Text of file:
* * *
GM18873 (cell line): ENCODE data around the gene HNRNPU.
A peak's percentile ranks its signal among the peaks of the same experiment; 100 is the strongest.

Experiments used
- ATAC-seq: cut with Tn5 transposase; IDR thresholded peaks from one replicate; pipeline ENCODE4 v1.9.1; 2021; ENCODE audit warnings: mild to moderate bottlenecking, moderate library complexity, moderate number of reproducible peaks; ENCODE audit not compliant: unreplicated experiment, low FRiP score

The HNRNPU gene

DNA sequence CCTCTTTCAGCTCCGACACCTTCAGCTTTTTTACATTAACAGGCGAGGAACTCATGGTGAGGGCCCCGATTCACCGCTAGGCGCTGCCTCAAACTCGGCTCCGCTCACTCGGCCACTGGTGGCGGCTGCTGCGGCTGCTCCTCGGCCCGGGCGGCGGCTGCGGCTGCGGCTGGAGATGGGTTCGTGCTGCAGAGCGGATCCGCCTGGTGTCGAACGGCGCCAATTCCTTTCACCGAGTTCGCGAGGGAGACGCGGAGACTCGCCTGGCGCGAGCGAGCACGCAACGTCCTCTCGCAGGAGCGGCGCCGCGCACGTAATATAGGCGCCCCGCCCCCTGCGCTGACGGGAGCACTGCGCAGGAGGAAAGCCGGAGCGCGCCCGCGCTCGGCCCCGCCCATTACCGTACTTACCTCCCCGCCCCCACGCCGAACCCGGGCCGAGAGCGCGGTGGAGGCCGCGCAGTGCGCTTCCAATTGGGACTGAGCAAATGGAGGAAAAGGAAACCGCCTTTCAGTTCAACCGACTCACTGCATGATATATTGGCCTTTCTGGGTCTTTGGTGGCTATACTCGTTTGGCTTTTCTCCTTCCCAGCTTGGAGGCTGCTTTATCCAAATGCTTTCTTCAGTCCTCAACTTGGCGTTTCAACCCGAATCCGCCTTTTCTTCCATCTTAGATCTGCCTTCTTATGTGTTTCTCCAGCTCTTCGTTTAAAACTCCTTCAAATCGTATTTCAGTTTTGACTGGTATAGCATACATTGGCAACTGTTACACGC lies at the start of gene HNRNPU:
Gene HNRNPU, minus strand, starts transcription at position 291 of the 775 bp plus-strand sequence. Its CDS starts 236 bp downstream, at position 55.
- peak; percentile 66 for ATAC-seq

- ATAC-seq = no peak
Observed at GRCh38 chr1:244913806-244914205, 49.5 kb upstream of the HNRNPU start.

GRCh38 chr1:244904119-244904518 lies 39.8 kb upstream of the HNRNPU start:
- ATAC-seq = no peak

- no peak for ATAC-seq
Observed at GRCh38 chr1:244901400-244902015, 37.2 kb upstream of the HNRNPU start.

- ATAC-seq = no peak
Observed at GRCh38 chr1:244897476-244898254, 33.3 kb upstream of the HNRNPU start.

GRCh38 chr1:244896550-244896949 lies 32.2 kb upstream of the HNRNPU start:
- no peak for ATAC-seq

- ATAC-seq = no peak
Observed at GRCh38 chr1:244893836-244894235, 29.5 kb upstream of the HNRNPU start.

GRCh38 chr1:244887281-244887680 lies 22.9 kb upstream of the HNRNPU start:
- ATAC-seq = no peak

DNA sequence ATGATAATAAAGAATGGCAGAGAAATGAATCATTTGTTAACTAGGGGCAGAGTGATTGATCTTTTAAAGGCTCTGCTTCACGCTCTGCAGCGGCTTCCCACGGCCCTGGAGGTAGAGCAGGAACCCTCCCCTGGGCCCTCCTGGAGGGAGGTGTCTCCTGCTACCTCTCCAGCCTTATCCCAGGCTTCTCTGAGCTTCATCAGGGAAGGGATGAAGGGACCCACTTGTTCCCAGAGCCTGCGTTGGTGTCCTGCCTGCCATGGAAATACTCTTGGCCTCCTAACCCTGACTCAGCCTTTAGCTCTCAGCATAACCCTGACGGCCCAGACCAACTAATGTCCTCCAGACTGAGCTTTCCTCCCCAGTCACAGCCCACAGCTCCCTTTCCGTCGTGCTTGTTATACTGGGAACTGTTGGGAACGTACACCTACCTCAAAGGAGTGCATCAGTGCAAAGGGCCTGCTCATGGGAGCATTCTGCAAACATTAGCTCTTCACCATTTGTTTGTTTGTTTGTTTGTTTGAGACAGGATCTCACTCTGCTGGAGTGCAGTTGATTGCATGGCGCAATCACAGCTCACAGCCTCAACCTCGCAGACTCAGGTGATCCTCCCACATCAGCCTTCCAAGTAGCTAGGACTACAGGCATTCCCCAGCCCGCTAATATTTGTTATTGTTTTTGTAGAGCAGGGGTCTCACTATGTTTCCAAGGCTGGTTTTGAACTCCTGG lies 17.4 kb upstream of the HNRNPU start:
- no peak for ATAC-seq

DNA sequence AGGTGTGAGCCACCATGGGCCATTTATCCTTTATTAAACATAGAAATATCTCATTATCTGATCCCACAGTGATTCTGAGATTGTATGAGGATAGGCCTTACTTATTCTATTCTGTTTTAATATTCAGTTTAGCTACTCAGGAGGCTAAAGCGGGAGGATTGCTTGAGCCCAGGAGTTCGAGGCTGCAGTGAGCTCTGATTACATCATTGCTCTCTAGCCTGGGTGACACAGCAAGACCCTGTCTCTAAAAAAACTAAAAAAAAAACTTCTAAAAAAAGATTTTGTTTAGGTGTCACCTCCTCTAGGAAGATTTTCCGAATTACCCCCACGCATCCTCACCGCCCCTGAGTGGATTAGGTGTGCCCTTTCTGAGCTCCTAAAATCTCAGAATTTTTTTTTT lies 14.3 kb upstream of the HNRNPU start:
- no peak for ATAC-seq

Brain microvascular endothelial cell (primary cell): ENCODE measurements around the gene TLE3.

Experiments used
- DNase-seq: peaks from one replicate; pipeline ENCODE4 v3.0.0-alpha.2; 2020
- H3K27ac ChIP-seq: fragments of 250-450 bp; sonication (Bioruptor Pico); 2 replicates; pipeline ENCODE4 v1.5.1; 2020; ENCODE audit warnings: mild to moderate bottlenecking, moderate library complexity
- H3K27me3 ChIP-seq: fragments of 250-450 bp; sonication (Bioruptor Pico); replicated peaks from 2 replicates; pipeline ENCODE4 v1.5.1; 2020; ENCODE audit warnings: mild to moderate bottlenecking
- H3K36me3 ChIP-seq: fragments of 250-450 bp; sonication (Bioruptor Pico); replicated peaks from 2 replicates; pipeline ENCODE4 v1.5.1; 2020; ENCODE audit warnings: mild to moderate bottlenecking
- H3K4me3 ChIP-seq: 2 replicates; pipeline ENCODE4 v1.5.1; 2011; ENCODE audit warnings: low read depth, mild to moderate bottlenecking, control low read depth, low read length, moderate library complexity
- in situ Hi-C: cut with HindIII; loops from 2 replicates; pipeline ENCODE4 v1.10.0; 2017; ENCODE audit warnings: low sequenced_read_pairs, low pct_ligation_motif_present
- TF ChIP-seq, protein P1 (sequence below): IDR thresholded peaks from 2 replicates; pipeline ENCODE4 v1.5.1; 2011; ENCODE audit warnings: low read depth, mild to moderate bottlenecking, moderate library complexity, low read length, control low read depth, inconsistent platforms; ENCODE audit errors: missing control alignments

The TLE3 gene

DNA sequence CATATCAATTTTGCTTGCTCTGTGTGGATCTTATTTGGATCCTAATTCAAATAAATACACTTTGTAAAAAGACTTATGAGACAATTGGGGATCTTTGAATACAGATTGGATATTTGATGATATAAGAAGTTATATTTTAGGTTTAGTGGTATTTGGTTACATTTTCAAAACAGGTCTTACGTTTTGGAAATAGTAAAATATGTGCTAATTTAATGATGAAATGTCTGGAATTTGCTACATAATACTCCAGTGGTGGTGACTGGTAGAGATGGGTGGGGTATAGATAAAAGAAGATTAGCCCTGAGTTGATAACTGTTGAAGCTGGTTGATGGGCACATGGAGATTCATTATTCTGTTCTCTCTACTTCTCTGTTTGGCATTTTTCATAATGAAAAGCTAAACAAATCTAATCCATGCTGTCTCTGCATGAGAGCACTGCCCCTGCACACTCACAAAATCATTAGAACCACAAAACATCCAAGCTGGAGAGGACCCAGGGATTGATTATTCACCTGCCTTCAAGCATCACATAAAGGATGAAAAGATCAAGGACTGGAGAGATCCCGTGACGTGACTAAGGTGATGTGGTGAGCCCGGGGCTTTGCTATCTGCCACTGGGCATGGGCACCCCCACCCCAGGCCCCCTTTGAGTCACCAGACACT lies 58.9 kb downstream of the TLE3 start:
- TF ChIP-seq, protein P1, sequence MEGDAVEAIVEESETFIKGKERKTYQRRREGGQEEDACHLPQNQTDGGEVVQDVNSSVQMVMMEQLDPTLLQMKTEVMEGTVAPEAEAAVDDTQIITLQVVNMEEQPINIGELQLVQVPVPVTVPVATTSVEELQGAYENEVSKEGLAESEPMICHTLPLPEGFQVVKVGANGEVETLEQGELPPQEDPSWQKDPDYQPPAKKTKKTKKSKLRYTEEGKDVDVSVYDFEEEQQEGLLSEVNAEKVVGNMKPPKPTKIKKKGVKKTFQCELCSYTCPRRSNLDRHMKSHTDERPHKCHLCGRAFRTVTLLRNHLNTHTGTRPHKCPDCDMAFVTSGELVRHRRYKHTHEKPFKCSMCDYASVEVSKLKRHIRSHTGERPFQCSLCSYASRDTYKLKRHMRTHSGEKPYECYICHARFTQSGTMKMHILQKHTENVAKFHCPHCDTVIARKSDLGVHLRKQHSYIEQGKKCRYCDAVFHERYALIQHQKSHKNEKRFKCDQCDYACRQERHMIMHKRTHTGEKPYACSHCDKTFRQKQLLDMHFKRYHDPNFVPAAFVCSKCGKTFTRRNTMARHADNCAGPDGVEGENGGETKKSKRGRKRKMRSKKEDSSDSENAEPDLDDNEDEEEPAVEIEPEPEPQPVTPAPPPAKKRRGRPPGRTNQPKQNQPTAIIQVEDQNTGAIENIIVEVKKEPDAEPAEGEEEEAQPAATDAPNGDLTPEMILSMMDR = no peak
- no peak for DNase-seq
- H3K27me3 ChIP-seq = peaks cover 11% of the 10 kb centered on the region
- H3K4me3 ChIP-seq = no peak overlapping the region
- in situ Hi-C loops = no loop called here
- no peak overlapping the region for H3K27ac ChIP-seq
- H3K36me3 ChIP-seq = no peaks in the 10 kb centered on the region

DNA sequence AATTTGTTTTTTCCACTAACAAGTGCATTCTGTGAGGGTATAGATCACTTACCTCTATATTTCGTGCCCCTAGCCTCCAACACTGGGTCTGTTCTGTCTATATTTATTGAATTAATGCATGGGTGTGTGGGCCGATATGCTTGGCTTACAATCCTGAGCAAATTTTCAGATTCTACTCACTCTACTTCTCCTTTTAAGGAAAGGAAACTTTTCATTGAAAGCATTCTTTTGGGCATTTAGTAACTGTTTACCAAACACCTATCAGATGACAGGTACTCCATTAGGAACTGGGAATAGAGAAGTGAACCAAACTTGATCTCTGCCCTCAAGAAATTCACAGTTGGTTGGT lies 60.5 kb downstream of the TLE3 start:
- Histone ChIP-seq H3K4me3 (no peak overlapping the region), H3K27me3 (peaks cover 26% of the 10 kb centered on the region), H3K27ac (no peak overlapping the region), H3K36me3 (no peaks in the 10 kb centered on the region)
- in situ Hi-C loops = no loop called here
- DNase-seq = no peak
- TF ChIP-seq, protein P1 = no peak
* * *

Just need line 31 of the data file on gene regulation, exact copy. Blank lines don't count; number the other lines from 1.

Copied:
- H3K27me3 ChIP-seq: fragments of 250-450 bp; sonication (Bioruptor Pico); replicated peaks from 2 replicates; pipeline ENCODE4 v1.5.1; 2020; ENCODE audit warnings: mild to moderate bottlenecking